A process generates $N$ random variables $(X_i \mid 1 \leq i \leq N)$.

The process is run $K$ times, and the values of each random variable $X_i$ is observed.

Based on this data, the following things are computed:

  • The Means: $\mu_i$ for each random variable
  • The Variances: $\sigma^2_i$ for each random variable
  • Correlation Matrix $M_{N \times N}$: such that $m_{ij} = \text{corr}(X_i, X_j)$

Another observation is made and values of all but the first random variable are observed. Given those values $x_2 \ldots x_n$, how can we estimate the value of $x_1$ for that observation (in terms of $x_2 \ldots x_n, \mu_i, \sigma^2_i, M$)?


closed as off-topic by JMP, choco_addicted, user223391, Shailesh, Leucippus Jun 25 '16 at 1:34

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Since all you have are the means and the covariances, the most natural thing to do would seem to be to assume a multivariate Gaussian with those parameters, plug in $x_2,\ldots,x_n$ and normalise to get the conditional distribution for $x_1$; the estimate would then be the mean of that distribution (which is the same as its mode and median, since it's normal).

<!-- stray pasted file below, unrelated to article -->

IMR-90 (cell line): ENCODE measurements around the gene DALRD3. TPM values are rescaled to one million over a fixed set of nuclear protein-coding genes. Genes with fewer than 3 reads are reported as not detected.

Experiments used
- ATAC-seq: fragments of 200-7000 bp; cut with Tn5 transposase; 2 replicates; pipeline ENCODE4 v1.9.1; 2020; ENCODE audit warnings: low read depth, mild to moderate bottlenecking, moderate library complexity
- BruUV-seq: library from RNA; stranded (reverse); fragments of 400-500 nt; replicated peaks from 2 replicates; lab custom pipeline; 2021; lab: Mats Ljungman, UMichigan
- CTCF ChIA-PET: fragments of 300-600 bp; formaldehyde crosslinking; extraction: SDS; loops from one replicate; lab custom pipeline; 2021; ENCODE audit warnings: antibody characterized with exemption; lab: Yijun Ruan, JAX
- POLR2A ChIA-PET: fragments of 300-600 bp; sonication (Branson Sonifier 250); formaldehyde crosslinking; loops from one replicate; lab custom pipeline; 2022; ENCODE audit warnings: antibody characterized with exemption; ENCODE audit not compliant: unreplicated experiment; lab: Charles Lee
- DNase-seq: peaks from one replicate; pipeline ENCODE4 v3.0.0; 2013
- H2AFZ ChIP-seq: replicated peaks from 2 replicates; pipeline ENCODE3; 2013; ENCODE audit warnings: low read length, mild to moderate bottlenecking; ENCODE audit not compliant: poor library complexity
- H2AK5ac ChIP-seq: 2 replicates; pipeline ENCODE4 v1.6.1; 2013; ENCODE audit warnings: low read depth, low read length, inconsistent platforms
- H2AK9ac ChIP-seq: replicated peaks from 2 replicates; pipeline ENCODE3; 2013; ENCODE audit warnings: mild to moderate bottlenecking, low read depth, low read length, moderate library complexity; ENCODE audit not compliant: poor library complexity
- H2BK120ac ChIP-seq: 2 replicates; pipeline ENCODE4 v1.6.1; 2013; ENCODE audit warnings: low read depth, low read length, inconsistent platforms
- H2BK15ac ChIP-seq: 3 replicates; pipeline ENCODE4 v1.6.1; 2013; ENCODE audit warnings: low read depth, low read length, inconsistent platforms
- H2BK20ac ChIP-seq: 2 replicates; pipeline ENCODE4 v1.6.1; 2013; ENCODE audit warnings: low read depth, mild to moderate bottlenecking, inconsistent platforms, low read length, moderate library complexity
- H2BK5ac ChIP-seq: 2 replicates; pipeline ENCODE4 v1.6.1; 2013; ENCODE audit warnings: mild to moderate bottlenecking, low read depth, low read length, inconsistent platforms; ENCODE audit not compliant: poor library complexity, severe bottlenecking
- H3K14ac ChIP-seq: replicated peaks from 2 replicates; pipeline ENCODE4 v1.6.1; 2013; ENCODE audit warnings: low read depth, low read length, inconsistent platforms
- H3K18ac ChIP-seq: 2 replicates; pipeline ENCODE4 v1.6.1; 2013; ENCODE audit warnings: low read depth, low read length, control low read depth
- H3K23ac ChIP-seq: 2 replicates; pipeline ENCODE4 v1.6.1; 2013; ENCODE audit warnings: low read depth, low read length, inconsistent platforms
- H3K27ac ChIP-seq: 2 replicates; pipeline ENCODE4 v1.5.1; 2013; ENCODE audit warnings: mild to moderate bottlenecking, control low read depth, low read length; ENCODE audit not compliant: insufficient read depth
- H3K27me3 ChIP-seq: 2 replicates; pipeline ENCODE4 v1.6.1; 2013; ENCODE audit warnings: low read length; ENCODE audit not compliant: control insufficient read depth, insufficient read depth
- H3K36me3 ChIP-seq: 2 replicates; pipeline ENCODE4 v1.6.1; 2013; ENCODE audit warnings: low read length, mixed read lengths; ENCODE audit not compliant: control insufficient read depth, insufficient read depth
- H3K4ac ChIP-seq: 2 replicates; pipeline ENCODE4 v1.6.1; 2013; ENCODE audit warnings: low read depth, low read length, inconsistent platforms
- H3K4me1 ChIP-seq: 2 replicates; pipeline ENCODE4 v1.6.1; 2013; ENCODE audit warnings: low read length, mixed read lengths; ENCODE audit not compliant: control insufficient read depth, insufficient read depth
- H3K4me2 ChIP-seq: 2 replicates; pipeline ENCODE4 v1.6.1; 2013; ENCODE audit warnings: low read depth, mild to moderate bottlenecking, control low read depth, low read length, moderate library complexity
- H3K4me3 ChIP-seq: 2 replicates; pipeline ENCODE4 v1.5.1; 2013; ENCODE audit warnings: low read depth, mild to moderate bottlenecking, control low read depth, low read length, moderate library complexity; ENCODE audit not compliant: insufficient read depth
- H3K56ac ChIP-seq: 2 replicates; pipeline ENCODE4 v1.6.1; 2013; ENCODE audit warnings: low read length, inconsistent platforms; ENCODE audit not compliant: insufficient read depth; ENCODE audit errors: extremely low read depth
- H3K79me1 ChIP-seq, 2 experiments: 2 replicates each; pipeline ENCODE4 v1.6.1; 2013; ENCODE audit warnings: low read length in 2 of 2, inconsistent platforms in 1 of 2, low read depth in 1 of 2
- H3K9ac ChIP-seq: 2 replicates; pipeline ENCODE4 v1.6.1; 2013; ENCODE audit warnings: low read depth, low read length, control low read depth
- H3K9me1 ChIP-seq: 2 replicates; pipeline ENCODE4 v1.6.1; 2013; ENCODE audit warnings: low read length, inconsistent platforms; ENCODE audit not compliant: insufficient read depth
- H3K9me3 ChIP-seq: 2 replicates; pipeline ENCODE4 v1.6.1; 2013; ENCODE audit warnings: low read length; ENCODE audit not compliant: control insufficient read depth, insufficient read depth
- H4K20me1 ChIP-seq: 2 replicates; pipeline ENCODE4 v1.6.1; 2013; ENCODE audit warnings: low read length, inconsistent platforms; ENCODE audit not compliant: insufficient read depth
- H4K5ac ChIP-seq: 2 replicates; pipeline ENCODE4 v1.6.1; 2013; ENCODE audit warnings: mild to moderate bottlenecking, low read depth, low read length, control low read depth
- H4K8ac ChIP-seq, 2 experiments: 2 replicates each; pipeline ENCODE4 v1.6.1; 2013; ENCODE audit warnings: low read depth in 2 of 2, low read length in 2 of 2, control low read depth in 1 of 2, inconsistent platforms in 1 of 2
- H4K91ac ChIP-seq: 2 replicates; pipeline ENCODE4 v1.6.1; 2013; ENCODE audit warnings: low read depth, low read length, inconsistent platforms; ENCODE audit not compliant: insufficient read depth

• $\begingroup$ Thanks, that makes sense. :) You said "Since all you have are.. ". Assuming the random variables are well explained by a Gaussian distribution, does it help to collect anything else apart from the mean and covariances? $\endgroup$ – Pragy Agarwal Jun 26 '16 at 8:30
  • 1
    $\begingroup$ @PragyAgarwal: No, a Gaussian distribution is fully characterised by the means and the covariances. $\endgroup$ – joriki Jun 26 '16 at 8:36

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